Temperature Teacher Resources

Find Temperature educational ideas and activities

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Collecting and understanding data is a big part of understanding the world and how it changes. To better grasp what temperatures are changing and how they affect global populations, learners create a graph based on the date provided. They conduct a graphic analysis to see how temperatures in the troposphere are decreasing while temperatures in the stratosphere are increasing. To conclude the instructional activity, each child composes a story or narrative that describes the relationship of the data graphed and analyzed, and also its implications.
Using NASA's Live Access Server, earth scientists compare the temperature, precipitation, and normalized difference vegetation index for four different locations. They use the data to identify the climate zone of each location using the Koppen climate classification system. This is an excellent exploration for those studying climate and weather.
Learners investigate the relationship between the Fahrenheit and Celsius temperature scales. Given two data points, they construct a linear function to describe the relationship, find the inverse of the function, and make observations about function values in the context of the problem. The exercise is easily adaptable for either instruction or assessment.  
Which is colder -12 or -18? Temperature is natural real-world application of ordering rational numbers. It's also fun to talk about the lowest recorded temperature on Earth. Take the time to discuss this inquiry with your class. 
Fourth graders discuss, describe and track weather by utilizing a variety of measurable quantities as temperature, wind speed, wind direction, cloud conditions and precipitation. They assess, through experiments and practicing, how to forecast weather conditions. In addition, they study how to read a thermometer accurately and graph temperatures on a line graph.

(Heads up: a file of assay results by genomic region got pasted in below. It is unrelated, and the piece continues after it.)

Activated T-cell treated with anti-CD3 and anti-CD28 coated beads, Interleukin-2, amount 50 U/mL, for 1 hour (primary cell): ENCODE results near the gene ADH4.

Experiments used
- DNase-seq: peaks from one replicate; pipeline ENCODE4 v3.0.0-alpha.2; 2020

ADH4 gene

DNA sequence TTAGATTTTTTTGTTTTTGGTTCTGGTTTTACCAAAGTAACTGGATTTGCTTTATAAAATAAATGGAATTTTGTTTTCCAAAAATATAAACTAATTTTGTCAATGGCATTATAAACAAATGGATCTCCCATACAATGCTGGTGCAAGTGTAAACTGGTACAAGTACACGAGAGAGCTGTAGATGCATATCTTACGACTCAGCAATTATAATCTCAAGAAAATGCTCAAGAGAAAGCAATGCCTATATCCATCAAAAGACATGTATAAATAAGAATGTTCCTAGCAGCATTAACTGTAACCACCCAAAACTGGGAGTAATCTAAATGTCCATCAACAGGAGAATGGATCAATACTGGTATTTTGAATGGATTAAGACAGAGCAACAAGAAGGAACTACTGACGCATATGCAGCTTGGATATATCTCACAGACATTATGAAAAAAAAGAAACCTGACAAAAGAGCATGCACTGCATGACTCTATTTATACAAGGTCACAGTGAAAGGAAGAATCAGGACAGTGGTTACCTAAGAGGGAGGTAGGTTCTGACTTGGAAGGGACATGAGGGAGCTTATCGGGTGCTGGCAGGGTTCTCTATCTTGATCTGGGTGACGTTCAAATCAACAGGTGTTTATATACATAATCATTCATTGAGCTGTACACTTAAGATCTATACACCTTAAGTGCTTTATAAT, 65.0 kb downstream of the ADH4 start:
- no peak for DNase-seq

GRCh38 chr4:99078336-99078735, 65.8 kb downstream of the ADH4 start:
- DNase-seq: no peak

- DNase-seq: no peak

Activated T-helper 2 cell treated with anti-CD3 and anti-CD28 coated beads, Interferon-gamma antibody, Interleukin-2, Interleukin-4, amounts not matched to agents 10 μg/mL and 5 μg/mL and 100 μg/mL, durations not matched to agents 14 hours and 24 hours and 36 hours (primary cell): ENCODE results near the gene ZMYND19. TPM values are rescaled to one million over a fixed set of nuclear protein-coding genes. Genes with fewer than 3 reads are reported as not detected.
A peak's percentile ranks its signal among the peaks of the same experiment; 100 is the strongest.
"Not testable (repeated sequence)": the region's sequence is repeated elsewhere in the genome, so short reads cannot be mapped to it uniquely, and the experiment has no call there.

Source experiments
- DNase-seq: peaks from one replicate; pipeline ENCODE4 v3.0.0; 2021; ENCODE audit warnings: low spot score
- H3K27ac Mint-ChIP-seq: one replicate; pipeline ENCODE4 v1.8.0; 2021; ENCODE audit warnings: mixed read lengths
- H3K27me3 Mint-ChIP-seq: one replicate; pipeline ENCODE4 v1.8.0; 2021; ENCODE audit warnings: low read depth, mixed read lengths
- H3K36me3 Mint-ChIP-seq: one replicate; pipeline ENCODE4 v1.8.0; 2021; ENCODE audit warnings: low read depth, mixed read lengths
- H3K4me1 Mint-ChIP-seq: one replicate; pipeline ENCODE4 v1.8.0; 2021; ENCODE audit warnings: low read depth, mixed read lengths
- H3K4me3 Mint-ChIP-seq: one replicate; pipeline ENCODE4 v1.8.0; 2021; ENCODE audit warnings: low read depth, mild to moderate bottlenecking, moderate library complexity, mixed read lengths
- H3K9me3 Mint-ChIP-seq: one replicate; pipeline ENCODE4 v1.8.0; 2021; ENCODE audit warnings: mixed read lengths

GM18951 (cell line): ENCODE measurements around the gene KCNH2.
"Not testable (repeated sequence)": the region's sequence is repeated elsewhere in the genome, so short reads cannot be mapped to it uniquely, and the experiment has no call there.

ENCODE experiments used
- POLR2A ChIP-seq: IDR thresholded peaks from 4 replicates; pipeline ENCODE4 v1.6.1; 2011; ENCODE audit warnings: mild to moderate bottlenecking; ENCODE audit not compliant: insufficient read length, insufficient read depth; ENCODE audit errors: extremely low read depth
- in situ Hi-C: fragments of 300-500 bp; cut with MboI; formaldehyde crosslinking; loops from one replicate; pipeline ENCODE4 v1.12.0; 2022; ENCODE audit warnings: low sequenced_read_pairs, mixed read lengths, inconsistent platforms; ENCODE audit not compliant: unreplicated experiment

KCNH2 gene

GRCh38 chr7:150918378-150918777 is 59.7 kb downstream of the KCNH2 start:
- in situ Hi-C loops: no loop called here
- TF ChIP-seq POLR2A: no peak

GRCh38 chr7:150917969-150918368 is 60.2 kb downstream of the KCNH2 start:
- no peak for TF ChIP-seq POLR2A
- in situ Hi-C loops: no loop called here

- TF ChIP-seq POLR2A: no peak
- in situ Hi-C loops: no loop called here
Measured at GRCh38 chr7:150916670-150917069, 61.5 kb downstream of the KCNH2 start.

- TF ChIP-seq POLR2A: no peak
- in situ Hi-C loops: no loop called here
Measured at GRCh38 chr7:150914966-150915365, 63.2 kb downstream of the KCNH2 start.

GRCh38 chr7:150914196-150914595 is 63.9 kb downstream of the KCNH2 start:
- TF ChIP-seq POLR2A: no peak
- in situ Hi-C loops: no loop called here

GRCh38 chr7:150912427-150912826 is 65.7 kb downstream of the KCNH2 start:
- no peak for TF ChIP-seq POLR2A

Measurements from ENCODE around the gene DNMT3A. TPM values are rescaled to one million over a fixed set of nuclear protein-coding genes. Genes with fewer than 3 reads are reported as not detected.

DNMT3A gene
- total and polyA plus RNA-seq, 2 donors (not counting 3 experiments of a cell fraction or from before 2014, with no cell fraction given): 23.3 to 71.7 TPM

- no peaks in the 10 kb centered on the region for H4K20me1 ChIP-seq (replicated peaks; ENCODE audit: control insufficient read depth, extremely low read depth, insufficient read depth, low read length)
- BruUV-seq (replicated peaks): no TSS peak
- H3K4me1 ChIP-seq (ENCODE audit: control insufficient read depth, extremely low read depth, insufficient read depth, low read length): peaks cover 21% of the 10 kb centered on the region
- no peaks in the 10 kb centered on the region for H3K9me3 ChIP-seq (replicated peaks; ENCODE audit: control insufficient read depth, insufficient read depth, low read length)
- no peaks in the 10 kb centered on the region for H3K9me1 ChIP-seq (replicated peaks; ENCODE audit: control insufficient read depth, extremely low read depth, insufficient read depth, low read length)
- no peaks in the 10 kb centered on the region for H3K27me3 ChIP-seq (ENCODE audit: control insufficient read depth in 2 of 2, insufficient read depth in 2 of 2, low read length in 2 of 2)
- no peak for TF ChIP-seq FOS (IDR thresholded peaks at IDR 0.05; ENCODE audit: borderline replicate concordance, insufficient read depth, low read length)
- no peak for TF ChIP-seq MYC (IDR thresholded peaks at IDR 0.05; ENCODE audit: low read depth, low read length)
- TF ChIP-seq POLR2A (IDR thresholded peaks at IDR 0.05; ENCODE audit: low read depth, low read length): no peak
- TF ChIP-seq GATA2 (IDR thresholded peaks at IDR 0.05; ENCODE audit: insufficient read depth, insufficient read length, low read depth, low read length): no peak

Twenty-two efficient slides comprise this presentation. Viewers will compare the Fahrenheit, Celsius, and Kelvin temperature scales. They will convert temperatures from one scale to another. Learning check slides with their solutions are included. Follow this PowerPoint with hands-on practice using thermometers and converting their measurements. It is appropriate for use with any science laboratory course.
Eighth graders explore how to read a thermometer. They convert temperature between Celsius, Fahrenheit and Kelvin. Students explain that Celsius is used in the Scientific community and Fahrenheit is used basically only in the United States
Fifth graders take measurements of soil and air temperature. They distinguish between temperature in Celsius and Fahrenheit. They connect soil temperature with the habitat, snow cover, and plant cover. They make connections between soil and air temperature.
In this temperature worksheet, students color a thermometer to depict the given temperature. They then compare, contrast temperatures and answer given thinking questions. There are approximately 20 questions on this one-page worksheet. An answer key is included.